The Importance of Flight


The humerus provides an important attachment site for the powerful muscles of flight in most avian species. Birds of prey, in particular, rely heavily upon flight to search, locate, and acquire their essential resources. To be able to successfully hunt and survive in the wild requires the strength and stability of the humerus to withstand the stressors applied during the mechanical forces produced by the large flight muscles. Furthermore, important soft tissues located at and near fracture sites may be damaged as a result from traumatic injuries, inadequate immobilization, as well as iatrogenic manipulation during the attempt to stabilize the fracture. Fractures occurring near joints may also be problematic.

The avian skeleton is modified for flight and the humerus provides important structural support during production of this movement. In order to apply appropriate clinical care to a fractured humerus, detailed knowledge of wing anatomy is essential.⁷ The proximal end of the humerus serves as an attachment point for the pectoralis and supracoracoideus flight muscles.⁴ In raptors intended for release, normal function is imperative and requires the humerus to maintain its normal length, rotation, and angular orientation.² Loss of normal function and flight can be described as an avian lameness¹; therefore, to restore normal mobility, the fractured humerus must be sufficiently repaired to withstand the forces applied by the large flight muscles during the generation of flight.

Fractures of the humerus occur commonly in birds of prey³˒⁶ and repair methods include non-invasive external coaptation such as the figure-of-eight bandage plus body band or surgical approaches.³  The ideal fracture repair method will achieve the best overall bone healing with minimal complications, and restores full mobility for a high rate of successful release.³˒⁵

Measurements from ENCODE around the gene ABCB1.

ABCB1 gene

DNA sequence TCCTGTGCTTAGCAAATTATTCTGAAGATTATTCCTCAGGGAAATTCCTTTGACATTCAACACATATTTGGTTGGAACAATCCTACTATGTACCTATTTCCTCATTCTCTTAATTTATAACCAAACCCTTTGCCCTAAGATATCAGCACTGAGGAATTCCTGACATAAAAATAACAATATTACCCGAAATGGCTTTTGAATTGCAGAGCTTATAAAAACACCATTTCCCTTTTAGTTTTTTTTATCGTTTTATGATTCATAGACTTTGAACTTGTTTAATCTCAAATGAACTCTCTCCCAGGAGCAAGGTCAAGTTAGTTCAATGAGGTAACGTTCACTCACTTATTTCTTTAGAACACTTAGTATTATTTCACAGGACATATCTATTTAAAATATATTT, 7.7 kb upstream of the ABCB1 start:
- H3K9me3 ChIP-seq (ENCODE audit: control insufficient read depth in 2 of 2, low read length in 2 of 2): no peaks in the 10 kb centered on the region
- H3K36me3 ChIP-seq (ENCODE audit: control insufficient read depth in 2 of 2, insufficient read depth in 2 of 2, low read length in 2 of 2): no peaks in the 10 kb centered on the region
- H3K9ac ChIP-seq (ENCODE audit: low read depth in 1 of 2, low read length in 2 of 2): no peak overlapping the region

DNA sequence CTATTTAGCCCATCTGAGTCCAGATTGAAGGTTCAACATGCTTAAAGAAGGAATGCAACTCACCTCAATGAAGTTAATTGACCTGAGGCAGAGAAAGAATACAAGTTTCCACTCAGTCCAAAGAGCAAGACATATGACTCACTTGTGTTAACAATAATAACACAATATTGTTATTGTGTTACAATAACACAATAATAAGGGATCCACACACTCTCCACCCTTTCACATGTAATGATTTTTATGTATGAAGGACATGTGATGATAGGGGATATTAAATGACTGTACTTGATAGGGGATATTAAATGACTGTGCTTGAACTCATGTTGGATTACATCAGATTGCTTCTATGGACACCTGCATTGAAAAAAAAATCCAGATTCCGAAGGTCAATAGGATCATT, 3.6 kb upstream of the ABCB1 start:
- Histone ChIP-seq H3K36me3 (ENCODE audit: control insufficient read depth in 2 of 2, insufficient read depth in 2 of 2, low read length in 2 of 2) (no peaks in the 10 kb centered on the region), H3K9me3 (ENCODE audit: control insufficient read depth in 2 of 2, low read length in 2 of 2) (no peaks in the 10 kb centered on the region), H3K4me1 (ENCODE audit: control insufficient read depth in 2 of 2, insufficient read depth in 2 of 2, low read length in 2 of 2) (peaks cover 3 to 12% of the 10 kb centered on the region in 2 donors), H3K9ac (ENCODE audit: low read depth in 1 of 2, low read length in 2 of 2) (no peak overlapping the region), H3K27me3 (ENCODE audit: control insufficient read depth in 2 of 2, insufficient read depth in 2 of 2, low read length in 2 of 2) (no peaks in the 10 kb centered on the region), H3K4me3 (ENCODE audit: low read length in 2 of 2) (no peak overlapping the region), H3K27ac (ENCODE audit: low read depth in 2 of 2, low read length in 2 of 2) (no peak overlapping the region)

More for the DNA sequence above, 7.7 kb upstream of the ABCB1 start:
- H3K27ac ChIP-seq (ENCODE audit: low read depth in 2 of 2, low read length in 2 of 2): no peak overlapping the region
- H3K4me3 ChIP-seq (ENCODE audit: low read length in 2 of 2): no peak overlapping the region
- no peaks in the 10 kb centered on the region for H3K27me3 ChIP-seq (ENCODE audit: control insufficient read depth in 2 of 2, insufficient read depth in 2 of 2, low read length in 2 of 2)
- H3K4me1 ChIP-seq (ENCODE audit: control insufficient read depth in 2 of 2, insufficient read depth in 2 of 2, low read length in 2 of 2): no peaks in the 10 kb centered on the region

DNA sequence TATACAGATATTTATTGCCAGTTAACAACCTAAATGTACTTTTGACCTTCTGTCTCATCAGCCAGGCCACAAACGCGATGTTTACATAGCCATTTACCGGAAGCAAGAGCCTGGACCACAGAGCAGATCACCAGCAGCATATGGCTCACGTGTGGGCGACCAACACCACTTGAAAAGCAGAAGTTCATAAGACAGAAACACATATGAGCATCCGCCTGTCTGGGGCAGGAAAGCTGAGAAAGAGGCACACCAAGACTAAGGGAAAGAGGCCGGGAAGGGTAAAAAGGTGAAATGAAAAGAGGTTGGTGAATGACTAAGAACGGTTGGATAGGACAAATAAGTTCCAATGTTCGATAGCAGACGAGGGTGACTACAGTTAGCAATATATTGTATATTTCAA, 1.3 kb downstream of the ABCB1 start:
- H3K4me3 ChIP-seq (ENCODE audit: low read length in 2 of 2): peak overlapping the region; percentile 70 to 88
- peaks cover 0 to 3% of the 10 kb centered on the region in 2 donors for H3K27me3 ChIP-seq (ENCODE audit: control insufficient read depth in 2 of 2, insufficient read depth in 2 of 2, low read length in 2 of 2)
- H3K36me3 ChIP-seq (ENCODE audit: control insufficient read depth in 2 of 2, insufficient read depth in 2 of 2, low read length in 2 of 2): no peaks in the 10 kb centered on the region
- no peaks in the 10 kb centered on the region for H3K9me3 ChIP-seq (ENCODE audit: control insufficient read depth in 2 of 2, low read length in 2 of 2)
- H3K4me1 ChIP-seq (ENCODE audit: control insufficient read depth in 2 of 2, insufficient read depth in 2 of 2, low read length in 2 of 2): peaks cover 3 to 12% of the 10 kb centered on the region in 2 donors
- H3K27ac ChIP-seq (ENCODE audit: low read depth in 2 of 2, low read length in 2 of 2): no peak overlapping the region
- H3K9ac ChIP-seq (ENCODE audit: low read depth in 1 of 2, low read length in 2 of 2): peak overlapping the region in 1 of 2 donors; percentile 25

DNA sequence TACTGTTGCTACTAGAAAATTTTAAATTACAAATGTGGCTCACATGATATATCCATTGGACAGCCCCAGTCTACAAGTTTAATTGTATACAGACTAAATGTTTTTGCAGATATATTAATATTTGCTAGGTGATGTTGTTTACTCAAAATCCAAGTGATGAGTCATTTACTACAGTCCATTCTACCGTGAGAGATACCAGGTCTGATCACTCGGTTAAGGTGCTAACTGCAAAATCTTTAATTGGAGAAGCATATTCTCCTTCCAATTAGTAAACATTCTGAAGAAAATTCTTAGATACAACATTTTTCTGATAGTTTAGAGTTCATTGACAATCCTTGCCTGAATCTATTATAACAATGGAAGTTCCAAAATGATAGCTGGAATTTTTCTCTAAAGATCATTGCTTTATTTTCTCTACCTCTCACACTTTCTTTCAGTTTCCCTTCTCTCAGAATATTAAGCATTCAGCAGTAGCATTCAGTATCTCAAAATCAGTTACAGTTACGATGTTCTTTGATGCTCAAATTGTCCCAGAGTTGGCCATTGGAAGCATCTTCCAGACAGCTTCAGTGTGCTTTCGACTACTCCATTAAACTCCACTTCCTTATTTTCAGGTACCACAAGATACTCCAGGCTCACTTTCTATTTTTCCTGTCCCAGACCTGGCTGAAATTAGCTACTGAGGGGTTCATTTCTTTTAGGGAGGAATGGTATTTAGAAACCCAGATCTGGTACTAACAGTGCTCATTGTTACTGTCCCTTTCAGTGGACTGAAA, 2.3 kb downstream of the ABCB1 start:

Literature Cited:

  1. Beaufrère, Hugues. “A Review of Biomechanic and Aerodynamic Considerations of the Avian Thoracic Limb.” Journal of Avian Medicine and Surgery 23.3 (2009): 173-85. BioOne. Web. 28 Feb. 2013
  2. Bennett, R. Avery, and Alan B. Kuzma. “Fracture Management in Birds.” Journal of Zoo  and Wildlife Medicine 23.1 (1992): 5-38. JSTOR. Web. 25 Feb. 2013.
  3. Muller, Margit Gabriele. “Orthopedic Problems and Surgery.” Practical Handbook of Falcon Husbandry and Medicine. New York: Nova Science, 2009. 285-307. Print.
  4. Proctor, Noble S., and Patrick J. Lynch. “The Skeleton.” Manual of Ornithology: Avian Structure & Function. New Haven: Yale UP, 1993. 134-36. Print.
  5. Redig, Patrick T. “The Use of an External Skeletal Fixator-Intramedullary Pin Tie-in (ESF-IM Fixator) for Treatment of Longbone Fractures in Raptors.” Raptor Biomedicine III: Including Bibliography of Diseases of Birds of Prey. By J. T. Lumeij and J. Poffers. Lake Worth, FL: Zoological Education Network, 2000. 239-53. Print
  6. Simpson, Greg N. “Wing Problems.” Manual of Raptors, Pigeons and Waterfowl. By Neil A. Forbes, Nigel H. Harcourt-Brown, and Peter H. Beynon. Ames: Iowa State UP, 1996. 169-79. Print.
  7. Zucca, Paolo, and John E. Cooper. “Osteological Aspects of the Falcon Wing.” Raptor Biomedicine III: Including Bibliography of Diseases of Birds of Prey. By J. T. Lumeij and J. Poffers. Lake Worth, FL: Zoological Education Network, 2000. 195-99. Print.

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